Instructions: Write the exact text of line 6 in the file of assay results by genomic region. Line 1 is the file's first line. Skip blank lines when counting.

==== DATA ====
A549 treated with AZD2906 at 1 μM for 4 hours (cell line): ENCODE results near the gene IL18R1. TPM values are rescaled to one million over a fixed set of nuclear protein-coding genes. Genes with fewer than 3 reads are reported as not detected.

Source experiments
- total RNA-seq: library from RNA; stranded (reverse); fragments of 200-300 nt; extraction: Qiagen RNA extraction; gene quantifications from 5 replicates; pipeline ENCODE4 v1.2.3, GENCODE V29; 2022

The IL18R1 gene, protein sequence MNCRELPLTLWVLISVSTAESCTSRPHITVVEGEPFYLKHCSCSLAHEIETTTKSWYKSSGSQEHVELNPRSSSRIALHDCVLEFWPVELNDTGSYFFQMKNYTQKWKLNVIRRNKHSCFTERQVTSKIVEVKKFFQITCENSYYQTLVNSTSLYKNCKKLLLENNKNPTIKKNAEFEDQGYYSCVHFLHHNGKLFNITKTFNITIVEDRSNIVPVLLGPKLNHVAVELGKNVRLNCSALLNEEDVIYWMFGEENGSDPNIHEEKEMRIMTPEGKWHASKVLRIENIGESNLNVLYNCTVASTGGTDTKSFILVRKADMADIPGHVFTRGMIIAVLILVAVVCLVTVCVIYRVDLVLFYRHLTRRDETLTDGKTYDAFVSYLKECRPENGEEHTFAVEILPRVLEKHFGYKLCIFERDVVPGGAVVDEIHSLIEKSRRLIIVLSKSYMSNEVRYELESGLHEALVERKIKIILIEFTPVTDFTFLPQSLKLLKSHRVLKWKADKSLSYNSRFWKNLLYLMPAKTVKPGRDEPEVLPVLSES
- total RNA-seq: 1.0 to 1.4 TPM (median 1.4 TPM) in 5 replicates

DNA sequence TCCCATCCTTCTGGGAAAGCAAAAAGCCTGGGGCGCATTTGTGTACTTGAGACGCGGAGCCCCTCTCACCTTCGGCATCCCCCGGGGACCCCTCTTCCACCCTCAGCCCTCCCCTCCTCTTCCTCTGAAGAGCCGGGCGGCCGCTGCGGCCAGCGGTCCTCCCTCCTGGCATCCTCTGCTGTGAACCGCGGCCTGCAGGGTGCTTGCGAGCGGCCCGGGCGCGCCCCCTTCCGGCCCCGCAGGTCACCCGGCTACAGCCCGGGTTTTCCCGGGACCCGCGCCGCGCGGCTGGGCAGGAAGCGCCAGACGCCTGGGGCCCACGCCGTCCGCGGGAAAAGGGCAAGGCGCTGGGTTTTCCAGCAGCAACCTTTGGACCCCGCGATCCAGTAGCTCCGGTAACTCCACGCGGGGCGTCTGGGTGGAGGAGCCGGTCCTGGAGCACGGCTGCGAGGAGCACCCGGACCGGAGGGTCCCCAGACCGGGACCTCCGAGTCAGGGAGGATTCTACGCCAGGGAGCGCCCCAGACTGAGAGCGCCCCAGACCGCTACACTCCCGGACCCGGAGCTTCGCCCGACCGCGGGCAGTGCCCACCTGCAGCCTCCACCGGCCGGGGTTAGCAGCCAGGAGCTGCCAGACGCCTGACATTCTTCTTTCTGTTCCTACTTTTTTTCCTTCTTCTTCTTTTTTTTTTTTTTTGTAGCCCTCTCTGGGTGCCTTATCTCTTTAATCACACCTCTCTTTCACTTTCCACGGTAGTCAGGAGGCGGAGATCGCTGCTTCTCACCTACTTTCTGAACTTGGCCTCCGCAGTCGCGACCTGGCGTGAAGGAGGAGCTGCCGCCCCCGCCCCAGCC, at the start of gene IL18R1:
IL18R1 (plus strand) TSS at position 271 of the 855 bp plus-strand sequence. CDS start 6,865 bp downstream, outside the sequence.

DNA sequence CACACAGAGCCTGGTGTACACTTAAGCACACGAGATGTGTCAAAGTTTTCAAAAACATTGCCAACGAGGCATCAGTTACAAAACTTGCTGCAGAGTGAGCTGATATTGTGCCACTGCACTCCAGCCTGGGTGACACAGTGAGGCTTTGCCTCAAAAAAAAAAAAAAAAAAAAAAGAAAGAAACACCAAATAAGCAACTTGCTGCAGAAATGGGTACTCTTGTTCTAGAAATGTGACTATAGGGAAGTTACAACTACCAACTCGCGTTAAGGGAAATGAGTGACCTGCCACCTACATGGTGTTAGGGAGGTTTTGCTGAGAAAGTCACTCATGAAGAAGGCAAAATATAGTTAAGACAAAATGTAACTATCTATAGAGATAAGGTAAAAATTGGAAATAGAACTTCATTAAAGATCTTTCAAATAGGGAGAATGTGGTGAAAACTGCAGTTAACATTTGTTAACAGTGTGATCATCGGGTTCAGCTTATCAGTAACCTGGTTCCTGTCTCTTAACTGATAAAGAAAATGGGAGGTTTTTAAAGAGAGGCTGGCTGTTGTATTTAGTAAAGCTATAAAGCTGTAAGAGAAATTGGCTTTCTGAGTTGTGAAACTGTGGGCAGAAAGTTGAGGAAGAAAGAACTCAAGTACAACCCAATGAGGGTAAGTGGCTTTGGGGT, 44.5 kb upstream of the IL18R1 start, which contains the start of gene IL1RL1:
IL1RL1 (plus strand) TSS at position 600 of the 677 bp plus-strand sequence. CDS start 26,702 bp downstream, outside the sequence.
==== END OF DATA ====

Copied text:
DNA sequence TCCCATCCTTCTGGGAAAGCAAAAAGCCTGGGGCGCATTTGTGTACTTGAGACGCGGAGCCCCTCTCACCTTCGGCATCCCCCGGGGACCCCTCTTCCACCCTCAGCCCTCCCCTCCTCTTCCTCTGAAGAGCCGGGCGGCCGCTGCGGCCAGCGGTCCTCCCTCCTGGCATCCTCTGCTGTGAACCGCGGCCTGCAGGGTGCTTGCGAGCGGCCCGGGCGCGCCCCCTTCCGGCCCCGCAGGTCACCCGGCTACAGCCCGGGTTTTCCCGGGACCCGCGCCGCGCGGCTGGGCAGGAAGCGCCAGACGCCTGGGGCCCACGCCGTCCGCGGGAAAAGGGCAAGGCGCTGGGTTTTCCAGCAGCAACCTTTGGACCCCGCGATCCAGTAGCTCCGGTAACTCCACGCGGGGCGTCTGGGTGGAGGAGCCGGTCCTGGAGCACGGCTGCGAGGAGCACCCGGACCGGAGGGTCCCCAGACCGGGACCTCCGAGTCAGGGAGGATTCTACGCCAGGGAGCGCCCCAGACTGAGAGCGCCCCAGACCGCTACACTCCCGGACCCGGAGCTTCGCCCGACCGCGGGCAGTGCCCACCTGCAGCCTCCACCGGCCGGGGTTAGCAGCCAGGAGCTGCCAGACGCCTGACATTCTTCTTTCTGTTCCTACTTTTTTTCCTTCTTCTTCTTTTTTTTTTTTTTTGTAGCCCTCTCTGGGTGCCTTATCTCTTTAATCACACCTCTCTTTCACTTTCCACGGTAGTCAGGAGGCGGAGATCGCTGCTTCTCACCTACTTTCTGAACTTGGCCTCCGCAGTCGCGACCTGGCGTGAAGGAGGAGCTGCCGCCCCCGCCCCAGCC, at the start of gene IL18R1: